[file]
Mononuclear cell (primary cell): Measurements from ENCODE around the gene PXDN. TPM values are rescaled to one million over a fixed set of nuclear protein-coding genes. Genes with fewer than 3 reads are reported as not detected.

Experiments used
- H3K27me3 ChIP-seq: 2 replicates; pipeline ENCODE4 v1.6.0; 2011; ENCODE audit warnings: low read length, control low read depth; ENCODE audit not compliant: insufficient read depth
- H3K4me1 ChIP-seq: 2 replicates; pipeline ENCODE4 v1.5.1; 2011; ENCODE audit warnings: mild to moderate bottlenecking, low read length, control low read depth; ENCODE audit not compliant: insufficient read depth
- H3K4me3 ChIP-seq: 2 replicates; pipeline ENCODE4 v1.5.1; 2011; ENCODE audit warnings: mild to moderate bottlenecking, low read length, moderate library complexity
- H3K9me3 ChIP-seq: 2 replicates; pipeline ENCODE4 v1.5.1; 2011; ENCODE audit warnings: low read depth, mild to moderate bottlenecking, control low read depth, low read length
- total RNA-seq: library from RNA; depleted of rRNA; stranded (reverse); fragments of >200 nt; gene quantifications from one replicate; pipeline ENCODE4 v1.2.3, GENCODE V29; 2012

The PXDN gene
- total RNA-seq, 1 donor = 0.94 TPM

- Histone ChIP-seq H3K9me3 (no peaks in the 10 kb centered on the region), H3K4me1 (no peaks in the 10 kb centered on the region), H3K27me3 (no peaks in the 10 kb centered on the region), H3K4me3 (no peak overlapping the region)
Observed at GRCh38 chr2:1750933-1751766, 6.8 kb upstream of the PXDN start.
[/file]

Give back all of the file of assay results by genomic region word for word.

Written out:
Mononuclear cell (primary cell): Measurements from ENCODE around the gene PXDN. TPM values are rescaled to one million over a fixed set of nuclear protein-coding genes. Genes with fewer than 3 reads are reported as not detected.

Experiments used
- H3K27me3 ChIP-seq: 2 replicates; pipeline ENCODE4 v1.6.0; 2011; ENCODE audit warnings: low read length, control low read depth; ENCODE audit not compliant: insufficient read depth
- H3K4me1 ChIP-seq: 2 replicates; pipeline ENCODE4 v1.5.1; 2011; ENCODE audit warnings: mild to moderate bottlenecking, low read length, control low read depth; ENCODE audit not compliant: insufficient read depth
- H3K4me3 ChIP-seq: 2 replicates; pipeline ENCODE4 v1.5.1; 2011; ENCODE audit warnings: mild to moderate bottlenecking, low read length, moderate library complexity
- H3K9me3 ChIP-seq: 2 replicates; pipeline ENCODE4 v1.5.1; 2011; ENCODE audit warnings: low read depth, mild to moderate bottlenecking, control low read depth, low read length
- total RNA-seq: library from RNA; depleted of rRNA; stranded (reverse); fragments of >200 nt; gene quantifications from one replicate; pipeline ENCODE4 v1.2.3, GENCODE V29; 2012

The PXDN gene
- total RNA-seq, 1 donor = 0.94 TPM

- Histone ChIP-seq H3K9me3 (no peaks in the 10 kb centered on the region), H3K4me1 (no peaks in the 10 kb centered on the region), H3K27me3 (no peaks in the 10 kb centered on the region), H3K4me3 (no peak overlapping the region)
Observed at GRCh38 chr2:1750933-1751766, 6.8 kb upstream of the PXDN start.